In most cases these side effects only occur if the drug is being abused and taken in doses that exceed the normal prescribed amount.
Because Ambien is meant for short-term use only, there are serious harmful effects that can arise if the drug is taken for longer periods.
Someone taking Ambien long-term may suffer from delusions, including thoughts of suicide. The drug may also impair the general judgement and reasoning abilities of the user. Long-term use of Ambien can lead to the body developing an ever increasing tolerance to the drug, which may lead to dependence as more and more is needed to induce sleep. This also increases the likelihood of overdose. A decrease in libido is another effect of long-term use of Ambien.
Ambien can have the effect of impairing the motor functions of the user, making them unable to complete tasks that require a degree of coordination such as operating machinery or driving. Many of those who abuse sleep medication have difficulty talking properly, and will tend to slur their words and stagger around.
Sleeping medications based on Zopiclone like Imovane (aka Zimovane) may cause the side effects of indigestion, constipation, nausea and vomiting, diarrhoea, increased appetite and heart palpitations. Rashes on the skin may also form and, in rare cases, someone taking zopiclone will have a tingling sensation all over their body. In men, zopiclone may cause impotence or delayed ejaculation. Blurred vision and increased urination may also occur.
Sleep medication like Ambien, Stilnox and Imovane (or Zimovane) are legal prescription drugs that are manufactured under license in a wide variety of industrialised nations. The chemical zolpidem that is marketed as Ambien and Stilnox and is widely prescribed across the world, with the Netherlands being one of the countries where Stilnox is consumed the most. The patent for Ambien is held by the French pharmaceutical company Sanofi-Aventis, one of the largest companies of its kind. Sanofi-Aventis makes a variety of prescription and non-prescription drugs and vaccines and are represented throughout the world.
The drug zolpidem is also generically available in the USA and UK and is sold as a generic drug called Sandoz in South Africa, Ratiopharm in Germany and Teva in Israel.
Sanofi-Aventis is also the main manufacturer of the drug Zopiclone.
Sleeping medication like Ambien is produced exclusively by legitimate means and there are no cases of it being manufactured ‘on the streets’. As such all sleeping medications used for illicit purposes are those that are diverted from legitimate sources, i.e. from those who have been prescribed the drug to treat insomnia.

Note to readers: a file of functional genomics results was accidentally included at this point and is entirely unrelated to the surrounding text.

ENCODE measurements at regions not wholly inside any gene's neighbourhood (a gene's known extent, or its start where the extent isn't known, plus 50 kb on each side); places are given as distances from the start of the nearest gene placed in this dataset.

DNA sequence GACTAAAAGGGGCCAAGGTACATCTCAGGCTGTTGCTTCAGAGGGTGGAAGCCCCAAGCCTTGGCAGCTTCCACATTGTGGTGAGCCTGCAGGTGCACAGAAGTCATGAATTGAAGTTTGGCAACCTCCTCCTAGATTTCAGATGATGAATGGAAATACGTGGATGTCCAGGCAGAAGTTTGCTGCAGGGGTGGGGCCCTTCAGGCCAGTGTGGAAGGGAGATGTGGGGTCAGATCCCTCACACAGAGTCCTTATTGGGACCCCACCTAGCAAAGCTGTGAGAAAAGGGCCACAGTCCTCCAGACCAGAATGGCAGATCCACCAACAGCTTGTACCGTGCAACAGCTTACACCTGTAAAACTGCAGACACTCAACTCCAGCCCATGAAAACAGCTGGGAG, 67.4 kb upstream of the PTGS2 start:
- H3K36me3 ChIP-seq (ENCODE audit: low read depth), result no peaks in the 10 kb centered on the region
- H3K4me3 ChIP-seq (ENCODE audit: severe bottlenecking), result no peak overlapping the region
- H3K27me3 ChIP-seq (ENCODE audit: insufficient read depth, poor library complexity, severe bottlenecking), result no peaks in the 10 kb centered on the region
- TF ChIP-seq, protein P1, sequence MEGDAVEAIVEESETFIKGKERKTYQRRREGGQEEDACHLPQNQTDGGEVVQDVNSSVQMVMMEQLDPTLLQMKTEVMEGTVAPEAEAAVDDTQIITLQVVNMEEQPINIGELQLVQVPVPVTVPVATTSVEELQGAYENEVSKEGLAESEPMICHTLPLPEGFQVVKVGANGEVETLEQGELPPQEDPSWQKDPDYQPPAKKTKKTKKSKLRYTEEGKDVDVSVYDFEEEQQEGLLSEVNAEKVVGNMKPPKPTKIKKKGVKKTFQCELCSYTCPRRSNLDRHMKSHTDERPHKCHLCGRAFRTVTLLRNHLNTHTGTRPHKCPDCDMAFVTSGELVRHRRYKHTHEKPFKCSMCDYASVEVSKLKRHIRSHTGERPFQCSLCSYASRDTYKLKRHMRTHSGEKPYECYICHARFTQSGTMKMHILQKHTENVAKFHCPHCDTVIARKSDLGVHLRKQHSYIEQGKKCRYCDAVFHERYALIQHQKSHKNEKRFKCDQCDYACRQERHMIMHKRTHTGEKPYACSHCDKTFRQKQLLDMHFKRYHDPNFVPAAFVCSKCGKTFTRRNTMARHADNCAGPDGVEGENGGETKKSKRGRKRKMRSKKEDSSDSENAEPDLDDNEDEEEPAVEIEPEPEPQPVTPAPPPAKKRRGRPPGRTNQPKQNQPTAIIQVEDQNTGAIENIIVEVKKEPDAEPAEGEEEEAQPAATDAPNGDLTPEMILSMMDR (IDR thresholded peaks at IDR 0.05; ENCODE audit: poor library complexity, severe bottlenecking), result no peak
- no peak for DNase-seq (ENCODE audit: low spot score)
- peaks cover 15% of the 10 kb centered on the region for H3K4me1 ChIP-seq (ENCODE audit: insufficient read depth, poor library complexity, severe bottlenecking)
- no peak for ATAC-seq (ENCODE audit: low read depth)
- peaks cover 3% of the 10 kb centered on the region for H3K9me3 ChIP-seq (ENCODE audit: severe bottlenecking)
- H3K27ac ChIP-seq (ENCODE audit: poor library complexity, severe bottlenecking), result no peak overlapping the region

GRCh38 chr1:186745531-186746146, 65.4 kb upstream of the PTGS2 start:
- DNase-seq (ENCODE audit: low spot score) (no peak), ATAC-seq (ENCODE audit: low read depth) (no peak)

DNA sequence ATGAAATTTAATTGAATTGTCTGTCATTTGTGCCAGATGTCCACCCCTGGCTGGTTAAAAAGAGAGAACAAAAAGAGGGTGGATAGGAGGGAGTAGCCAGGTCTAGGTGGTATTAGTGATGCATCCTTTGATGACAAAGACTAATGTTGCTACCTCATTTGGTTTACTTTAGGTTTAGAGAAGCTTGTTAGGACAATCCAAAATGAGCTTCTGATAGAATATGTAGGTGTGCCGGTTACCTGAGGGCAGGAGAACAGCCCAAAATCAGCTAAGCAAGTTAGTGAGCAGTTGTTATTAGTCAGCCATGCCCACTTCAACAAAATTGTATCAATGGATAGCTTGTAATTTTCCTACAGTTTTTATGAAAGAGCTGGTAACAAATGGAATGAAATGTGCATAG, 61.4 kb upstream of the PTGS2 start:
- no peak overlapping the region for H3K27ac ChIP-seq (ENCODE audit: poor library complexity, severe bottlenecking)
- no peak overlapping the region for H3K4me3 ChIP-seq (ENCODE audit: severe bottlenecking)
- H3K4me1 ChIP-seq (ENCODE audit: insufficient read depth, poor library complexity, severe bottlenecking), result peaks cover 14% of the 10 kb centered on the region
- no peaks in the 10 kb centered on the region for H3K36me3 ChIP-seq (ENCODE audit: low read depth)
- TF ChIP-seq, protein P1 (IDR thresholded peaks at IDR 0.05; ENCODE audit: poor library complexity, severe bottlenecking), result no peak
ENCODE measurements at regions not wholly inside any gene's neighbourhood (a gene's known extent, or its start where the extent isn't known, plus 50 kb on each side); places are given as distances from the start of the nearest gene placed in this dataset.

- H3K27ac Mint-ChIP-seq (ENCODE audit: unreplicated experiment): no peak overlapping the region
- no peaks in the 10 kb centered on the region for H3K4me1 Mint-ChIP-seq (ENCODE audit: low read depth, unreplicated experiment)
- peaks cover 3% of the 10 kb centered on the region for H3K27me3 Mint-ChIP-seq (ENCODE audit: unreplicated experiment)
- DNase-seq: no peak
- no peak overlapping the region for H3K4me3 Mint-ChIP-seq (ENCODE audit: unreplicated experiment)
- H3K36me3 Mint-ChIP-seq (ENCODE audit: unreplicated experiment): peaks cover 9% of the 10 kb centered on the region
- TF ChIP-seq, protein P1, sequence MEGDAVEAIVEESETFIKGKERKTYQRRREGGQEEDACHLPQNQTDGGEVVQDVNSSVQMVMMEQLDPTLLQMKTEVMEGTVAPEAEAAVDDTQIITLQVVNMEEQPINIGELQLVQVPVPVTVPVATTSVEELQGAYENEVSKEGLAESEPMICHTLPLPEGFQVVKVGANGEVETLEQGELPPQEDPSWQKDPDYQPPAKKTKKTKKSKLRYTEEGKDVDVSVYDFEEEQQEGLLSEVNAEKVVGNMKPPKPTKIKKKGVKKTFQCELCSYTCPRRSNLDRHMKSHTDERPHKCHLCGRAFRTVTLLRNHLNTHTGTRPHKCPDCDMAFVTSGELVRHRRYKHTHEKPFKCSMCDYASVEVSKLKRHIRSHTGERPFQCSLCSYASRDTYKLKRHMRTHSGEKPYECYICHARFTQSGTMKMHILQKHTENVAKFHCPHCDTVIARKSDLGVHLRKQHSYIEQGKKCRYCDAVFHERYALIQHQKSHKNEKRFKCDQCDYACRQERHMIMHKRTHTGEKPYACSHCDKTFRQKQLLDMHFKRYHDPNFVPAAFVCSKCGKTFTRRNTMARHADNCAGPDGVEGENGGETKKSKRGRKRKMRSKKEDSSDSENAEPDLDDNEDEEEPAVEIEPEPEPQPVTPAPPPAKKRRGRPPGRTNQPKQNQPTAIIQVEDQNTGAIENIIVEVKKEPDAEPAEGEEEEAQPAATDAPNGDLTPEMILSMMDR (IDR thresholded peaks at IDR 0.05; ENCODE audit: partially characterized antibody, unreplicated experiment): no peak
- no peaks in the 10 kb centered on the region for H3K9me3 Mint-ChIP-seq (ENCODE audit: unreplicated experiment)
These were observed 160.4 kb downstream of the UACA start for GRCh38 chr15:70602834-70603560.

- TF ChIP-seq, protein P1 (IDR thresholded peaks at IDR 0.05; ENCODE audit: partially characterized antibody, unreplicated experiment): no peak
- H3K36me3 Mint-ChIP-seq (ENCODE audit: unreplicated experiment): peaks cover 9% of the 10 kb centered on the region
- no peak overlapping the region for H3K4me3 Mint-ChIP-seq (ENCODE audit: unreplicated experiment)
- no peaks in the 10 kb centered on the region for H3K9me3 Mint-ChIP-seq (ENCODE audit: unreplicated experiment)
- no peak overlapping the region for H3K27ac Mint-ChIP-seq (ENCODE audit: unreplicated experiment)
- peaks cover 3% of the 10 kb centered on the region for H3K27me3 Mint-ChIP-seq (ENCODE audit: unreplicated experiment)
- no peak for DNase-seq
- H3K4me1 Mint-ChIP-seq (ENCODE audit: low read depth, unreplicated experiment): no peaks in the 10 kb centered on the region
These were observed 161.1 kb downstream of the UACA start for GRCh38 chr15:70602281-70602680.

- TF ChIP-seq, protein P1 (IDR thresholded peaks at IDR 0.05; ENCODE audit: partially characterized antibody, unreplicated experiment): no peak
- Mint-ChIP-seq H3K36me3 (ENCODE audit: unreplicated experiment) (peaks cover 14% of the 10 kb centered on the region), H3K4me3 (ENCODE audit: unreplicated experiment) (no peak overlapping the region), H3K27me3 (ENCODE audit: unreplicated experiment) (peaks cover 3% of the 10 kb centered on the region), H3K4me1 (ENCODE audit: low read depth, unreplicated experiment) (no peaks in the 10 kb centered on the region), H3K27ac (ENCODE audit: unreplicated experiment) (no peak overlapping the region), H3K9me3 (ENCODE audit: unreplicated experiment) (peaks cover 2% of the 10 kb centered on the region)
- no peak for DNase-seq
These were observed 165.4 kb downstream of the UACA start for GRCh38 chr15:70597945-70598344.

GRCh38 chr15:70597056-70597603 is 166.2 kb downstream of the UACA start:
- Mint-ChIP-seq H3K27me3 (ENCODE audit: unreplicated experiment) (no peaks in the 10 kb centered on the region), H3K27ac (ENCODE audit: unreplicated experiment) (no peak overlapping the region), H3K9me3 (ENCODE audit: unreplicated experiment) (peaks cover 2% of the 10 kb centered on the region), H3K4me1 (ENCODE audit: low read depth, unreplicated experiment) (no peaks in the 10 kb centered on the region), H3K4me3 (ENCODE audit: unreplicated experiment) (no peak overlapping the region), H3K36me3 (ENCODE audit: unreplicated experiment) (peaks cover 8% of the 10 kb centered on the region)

In countries with private health care like the USA, those addicted to sleeping medication often engage in ‘shopping around’ different doctors in order to increase their supply.
In the USA Ambien is the most widely prescribed sleep medication.
Sleeping medications are legally produced drugs that are intended for short term use in order to specifically treat the symptoms of insomnia. They are also abused by some who either take the drug in greater quantities or for a longer term than they have been prescribed. Here are some more essential facts about sleeping medications.
Addiction to sleep medications can be gradual and difficult to detect. In many cases someone may have been prescribed Ambien for legitimate treatment of insomnia, but continuing to take the drug after the maximum recommended period can lead to dependency. This is because the body becomes tolerant of sleep medications, meaning that after a short while more and more is needed in order to get to sleep. Very soon a person regularly taking sleep medications can become addicted.
Someone dependent on medications like Ambien may show signs of constant fatigue or drowsiness and seem confused or ‘cloudy’ in their thinking. They may start slurring their words or show signs of a loss of control in their muscles. They may lose their balance often or develop a twitch. Someone addicted to Ambien may also display reduced or shallow breathing and their heart rate might be reduced as well. Addiction to sleep medication like Ambien can also stunt someone’s sexual urges.